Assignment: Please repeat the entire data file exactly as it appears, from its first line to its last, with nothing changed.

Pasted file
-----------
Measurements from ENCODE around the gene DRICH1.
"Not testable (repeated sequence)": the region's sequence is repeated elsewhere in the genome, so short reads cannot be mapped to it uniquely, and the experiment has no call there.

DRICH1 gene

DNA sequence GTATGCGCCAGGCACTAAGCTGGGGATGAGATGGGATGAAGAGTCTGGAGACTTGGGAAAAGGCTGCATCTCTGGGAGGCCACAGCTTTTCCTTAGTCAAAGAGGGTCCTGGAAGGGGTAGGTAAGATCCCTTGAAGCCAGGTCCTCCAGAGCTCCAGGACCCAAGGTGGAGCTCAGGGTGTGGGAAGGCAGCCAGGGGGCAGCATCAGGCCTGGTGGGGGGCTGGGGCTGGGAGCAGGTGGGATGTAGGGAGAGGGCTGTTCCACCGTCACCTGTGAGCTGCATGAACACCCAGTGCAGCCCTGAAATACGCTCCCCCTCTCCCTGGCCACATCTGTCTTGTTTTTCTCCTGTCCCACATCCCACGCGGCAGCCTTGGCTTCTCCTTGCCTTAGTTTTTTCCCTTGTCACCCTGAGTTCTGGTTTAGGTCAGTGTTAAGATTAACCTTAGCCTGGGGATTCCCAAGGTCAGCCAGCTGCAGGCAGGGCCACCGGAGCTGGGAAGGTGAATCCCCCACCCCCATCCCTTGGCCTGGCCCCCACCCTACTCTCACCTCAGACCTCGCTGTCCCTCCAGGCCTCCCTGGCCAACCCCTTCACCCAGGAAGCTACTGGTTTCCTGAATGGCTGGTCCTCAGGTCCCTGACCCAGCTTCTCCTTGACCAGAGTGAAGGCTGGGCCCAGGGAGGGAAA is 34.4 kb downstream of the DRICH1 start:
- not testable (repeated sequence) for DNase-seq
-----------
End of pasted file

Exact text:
Measurements from ENCODE around the gene DRICH1.
"Not testable (repeated sequence)": the region's sequence is repeated elsewhere in the genome, so short reads cannot be mapped to it uniquely, and the experiment has no call there.

DRICH1 gene

DNA sequence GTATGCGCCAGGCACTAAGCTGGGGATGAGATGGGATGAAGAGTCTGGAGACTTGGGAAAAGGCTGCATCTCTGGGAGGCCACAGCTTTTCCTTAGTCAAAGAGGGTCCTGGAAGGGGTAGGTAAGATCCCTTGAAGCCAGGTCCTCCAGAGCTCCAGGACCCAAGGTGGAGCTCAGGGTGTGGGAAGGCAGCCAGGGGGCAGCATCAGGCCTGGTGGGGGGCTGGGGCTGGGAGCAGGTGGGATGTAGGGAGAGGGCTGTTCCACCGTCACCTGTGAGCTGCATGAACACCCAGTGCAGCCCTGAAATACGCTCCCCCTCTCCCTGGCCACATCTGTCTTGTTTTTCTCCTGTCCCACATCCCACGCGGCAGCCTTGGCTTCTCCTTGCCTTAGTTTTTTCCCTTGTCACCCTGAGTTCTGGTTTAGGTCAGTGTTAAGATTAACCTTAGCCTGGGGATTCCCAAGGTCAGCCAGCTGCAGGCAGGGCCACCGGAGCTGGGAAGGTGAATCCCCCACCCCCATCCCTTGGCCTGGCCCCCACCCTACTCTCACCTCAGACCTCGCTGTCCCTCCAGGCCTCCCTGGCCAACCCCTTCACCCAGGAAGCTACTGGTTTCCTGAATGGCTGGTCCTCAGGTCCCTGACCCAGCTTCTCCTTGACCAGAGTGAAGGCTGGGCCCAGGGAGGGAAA is 34.4 kb downstream of the DRICH1 start:
- not testable (repeated sequence) for DNase-seq